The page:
Extreme examples

I chose the visible defects to show y'all as the extreme examples because there is no taste subjectivity involved in talking about them. Of course, as I foreshadowed, there are a million other things that can go wrong with green, to a greater or lesser extent. Or perhaps not even things that go wrong, but things that influence the cup profile in a way that you may not like. For example, are you confident assessing if your green coffee has suffered from premature fading/bagginess, or if it's past crop?

I'm not saying that you can or can't get coffee of a particular style or quality level as a home roaster, either, I'm just saying that I think you ought to have realistic expectations. A lot of green sellers will give you fairly little information about the coffee, so it's not as if they are really creating expectations that it will be especially high quality; a lot of it may be your own conjecture.

Professionalism, style and consistency

It's totally true to say that "professional" coffee roasters are variable, and I'd argue further that variation in style isn't a problem, but variation in consistency is. So if you guys are getting results from local roasters that suck, but they consistently suck in the same way each time, then they're kind of good roasters, because they're delivering to the taste (and cost) preferences of particular consumers. Suck being your subjective opinion. However, if they suck in different ways each time (eg. if you buy filter roasts from them and sometimes they are underdeveloped, sometimes much darker, sometimes baked and sometimes exactly how you want them) then that's probably way worse.

I guess it's always going to be possible to find some commercially available coffee that is pretty dreadful, so people are probably fairly going to be able to say they do a better job at home, which kind of renders the whole statement meaningless. To make any sense of it, you have to know whether the benchmark is relevant to what you want to achieve.
espressotime wrote:Question should be why aren't the pro roasters with there probats etc better ?
Of course I have bought really nice coffees from roasters that tasted amazing. But like I said 90% of them don't convince me.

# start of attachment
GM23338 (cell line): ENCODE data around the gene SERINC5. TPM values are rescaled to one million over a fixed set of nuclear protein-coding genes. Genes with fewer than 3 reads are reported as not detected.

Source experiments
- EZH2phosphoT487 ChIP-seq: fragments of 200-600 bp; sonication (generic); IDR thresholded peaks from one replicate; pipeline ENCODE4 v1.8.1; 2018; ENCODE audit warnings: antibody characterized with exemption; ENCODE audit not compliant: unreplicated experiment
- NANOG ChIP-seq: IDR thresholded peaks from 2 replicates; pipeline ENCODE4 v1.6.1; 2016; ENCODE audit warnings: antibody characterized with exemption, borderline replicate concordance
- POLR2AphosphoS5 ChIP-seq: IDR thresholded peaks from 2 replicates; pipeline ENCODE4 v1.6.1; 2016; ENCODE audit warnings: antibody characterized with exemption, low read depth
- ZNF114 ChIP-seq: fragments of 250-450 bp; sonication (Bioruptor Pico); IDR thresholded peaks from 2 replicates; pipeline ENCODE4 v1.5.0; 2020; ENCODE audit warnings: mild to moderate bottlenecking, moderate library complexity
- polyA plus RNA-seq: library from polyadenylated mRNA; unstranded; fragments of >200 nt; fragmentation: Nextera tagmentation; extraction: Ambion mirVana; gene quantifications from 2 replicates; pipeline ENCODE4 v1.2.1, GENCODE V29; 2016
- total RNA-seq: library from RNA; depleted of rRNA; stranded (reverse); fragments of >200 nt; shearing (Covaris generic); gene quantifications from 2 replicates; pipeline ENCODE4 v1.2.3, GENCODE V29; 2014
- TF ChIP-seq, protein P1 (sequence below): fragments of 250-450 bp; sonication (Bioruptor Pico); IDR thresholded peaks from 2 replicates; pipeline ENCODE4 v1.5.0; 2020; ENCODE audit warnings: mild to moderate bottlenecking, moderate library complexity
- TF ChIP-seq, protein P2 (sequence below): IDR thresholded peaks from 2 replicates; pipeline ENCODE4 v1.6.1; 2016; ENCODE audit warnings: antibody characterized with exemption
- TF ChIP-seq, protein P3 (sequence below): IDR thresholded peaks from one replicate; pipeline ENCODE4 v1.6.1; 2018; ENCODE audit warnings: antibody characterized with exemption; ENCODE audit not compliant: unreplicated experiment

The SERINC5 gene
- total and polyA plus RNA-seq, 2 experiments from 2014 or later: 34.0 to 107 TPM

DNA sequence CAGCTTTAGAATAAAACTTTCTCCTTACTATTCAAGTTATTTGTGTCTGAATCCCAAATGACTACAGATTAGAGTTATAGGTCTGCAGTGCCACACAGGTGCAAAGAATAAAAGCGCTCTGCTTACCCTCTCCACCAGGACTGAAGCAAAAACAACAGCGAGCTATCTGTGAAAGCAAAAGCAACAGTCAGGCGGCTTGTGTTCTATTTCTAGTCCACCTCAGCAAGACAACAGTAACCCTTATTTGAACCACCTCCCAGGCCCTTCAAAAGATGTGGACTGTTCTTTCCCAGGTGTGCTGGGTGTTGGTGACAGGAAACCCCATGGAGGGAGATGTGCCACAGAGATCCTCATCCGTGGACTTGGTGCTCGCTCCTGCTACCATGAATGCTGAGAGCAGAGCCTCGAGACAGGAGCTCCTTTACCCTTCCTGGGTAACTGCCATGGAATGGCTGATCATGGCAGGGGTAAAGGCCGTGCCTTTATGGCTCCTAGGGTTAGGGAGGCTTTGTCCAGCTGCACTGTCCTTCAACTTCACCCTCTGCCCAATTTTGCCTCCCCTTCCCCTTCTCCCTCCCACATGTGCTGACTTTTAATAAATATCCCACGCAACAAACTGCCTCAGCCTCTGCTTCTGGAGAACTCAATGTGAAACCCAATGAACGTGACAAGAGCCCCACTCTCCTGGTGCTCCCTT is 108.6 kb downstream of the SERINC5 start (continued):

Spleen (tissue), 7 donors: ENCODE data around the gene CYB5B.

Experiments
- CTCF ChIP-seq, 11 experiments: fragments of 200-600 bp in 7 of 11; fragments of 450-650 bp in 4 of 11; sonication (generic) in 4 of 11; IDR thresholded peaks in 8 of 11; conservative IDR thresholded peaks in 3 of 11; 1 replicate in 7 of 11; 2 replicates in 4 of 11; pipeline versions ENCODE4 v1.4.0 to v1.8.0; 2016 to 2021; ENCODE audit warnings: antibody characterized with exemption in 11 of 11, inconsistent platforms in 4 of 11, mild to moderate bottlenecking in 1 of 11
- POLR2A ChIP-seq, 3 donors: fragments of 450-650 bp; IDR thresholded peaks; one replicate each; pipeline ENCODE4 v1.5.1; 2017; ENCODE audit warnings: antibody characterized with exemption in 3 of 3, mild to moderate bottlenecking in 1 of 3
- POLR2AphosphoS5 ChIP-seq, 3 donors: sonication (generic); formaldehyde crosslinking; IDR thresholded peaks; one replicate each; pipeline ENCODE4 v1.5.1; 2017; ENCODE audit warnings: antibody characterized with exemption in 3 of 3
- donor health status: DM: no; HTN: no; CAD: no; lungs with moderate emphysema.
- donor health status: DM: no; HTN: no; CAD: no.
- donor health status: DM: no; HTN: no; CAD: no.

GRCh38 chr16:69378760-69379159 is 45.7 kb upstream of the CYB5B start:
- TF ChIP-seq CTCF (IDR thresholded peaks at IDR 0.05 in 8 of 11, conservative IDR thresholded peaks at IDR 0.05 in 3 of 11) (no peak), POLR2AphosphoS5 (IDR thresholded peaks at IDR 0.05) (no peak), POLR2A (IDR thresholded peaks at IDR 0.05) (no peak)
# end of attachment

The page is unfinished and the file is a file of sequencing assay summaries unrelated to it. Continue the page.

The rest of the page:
I agree, and my experience is similar. One thing that I'm careful to do, though, in my own mind is to differentiate between whether I hated someone's coffee because of roast or because of green. The significance is that if they had a great roast with green that I hated but that I can appreciate why they bought, then I might like their roasts of green that is a combination of region/process/variety that I typically enjoy. I trade a lot of samples with friends, so they have often bought stuff that I would never buy in a million years.

Reputatable sources

Of course y'all are going to say that you buy from reputable sources, but I guess I'd say that it's not hard to create the appearance of being reputable. You buy from an importer, copy/paste their information into your webpage and you'll probably get reviews from some home roasters that buy from you and are happy.

Price

I suppose that, in addition to benchmarking, one thing that home roasters could do to work out what to expect from their suppliers is to dig up whatever publicly available wholesale spot prices to roasters your local importers publish. Add a margin to those for your retailer and that should give you an idea of the minimum you should expect to be paying to get similar quality to the list you looked at. Certainly if the prices you are paying are similar or lower, you might raise an eyebrow.
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OK31
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#18: Post by OK31 »

So I came to this post excited about having ordered my first batch from Sweet Maria's only to realize I may not accomplish what I want and what I will accomplish may subjectively in my head be or not be what I was looking for. Basically I'm just as confused as when I got here and now don't know if I should or shouldn't be discouraged.

Rickpatbrown

#19: Post by Rickpatbrown replying to OK31 »

Be couraged, my friend! Go bravely into the rabbit hole that is home roasting. There is a lot of good info on these boards. Dig in. If you persist, you will find what you're looking for. I have not gotten any gross batches of coffee from Sweet Marias. I've gotten boring ones, but that's mostly me.

Capuchin Monk

#20: Post by Capuchin Monk »

OK31 wrote:So I came to this post excited about having ordered my first batch from Sweet Maria's only to realize I may not accomplish what I want and what I will accomplish may subjectively in my head be or not be what I was looking for. Basically I'm just as confused as when I got here and now don't know if I should or shouldn't be discouraged.